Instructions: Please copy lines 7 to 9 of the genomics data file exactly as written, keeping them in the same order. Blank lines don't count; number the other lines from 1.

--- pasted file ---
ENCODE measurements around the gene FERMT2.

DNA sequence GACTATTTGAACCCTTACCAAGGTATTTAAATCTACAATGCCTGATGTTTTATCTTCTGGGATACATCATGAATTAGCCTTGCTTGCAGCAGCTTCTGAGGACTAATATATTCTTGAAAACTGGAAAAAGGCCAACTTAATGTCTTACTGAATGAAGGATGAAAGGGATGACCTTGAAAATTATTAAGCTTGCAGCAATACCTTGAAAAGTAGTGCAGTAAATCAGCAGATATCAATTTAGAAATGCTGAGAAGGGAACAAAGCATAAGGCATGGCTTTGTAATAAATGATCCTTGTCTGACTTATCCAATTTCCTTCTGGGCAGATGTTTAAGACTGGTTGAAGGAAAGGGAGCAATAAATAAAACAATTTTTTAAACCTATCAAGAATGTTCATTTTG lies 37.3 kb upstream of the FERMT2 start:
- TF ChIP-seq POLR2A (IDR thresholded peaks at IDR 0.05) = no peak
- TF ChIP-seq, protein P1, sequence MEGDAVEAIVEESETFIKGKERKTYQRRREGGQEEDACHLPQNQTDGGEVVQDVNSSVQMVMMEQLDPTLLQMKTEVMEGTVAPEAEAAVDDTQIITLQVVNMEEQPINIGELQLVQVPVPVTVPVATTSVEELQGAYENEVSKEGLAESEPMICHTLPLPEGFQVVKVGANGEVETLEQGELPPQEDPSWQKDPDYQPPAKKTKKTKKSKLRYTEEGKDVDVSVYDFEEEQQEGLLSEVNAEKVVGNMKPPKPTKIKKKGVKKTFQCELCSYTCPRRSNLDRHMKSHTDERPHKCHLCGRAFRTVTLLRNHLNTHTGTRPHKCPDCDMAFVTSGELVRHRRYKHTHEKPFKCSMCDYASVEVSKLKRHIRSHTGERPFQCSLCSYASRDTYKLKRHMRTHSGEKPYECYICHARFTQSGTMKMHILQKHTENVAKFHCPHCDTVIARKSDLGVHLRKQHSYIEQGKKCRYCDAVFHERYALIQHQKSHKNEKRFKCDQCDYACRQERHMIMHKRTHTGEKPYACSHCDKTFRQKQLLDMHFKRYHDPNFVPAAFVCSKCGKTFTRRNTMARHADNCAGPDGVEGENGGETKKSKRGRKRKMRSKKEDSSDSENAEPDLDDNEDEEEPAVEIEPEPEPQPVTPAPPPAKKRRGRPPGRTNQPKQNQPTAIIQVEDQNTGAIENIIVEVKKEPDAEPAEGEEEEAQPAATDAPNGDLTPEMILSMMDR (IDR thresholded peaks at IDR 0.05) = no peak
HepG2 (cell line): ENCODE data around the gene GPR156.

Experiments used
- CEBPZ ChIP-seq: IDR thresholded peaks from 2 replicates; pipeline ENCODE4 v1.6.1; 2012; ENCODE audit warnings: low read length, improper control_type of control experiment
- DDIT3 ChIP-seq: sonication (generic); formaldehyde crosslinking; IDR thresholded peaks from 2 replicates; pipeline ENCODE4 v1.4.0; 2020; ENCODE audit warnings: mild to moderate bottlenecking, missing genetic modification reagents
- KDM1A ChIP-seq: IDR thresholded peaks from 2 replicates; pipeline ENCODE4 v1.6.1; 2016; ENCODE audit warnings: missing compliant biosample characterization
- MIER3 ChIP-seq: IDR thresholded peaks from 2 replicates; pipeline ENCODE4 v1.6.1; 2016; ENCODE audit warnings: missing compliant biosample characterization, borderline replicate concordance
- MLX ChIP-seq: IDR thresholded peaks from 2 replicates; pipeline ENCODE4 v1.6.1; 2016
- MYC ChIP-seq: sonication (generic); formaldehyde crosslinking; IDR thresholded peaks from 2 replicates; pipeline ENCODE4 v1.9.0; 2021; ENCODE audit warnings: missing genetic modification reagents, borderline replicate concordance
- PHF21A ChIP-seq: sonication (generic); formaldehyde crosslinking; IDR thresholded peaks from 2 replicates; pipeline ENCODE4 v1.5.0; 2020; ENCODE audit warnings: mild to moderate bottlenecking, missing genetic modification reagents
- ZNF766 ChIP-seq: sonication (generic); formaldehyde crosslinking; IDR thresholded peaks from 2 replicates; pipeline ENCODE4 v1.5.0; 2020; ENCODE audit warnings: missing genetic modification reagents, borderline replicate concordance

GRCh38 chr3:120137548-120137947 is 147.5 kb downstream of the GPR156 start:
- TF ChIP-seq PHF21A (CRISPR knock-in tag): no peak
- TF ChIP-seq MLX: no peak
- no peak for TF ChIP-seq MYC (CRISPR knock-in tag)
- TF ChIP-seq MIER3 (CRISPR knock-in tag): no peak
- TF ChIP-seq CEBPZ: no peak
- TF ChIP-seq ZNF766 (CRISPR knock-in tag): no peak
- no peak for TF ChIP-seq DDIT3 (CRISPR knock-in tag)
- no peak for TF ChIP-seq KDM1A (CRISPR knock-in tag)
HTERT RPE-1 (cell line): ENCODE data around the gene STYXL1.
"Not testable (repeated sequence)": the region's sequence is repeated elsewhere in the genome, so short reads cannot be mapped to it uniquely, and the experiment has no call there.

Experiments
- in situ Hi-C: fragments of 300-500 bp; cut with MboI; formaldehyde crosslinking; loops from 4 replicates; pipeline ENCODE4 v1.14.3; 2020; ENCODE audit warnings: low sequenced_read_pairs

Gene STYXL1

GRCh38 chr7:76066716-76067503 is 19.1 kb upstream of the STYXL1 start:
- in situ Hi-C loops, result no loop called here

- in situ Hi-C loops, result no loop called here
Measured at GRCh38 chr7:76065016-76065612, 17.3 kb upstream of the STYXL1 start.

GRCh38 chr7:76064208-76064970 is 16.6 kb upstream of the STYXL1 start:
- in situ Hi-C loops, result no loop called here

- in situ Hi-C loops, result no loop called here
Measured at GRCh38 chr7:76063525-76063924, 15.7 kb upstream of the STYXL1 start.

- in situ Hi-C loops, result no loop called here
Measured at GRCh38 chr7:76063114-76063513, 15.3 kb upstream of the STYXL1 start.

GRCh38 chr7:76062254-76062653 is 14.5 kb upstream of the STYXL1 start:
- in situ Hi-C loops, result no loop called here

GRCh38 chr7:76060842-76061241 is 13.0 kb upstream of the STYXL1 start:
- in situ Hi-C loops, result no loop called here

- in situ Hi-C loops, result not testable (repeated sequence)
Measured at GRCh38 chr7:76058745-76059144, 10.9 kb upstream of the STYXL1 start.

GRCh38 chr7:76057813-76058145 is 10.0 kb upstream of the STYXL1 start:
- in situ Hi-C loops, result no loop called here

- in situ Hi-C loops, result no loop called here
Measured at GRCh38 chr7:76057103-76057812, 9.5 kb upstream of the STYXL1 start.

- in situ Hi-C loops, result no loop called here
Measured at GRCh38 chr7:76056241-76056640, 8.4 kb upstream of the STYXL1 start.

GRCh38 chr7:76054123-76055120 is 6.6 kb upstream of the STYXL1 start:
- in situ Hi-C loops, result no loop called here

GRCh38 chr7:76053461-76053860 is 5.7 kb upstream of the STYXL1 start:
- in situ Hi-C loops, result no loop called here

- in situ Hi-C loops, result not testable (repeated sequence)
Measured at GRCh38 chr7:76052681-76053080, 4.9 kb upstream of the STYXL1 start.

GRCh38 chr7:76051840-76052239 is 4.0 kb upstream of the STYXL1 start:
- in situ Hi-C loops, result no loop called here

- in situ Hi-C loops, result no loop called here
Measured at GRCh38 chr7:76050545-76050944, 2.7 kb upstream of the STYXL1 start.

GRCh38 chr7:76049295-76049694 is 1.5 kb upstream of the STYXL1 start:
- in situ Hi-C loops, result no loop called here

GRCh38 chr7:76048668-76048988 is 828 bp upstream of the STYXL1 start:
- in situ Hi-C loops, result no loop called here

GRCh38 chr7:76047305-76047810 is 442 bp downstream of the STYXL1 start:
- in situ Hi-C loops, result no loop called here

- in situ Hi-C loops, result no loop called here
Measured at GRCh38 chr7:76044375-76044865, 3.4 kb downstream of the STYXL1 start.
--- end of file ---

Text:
- CEBPZ ChIP-seq: IDR thresholded peaks from 2 replicates; pipeline ENCODE4 v1.6.1; 2012; ENCODE audit warnings: low read length, improper control_type of control experiment
- DDIT3 ChIP-seq: sonication (generic); formaldehyde crosslinking; IDR thresholded peaks from 2 replicates; pipeline ENCODE4 v1.4.0; 2020; ENCODE audit warnings: mild to moderate bottlenecking, missing genetic modification reagents
- KDM1A ChIP-seq: IDR thresholded peaks from 2 replicates; pipeline ENCODE4 v1.6.1; 2016; ENCODE audit warnings: missing compliant biosample characterization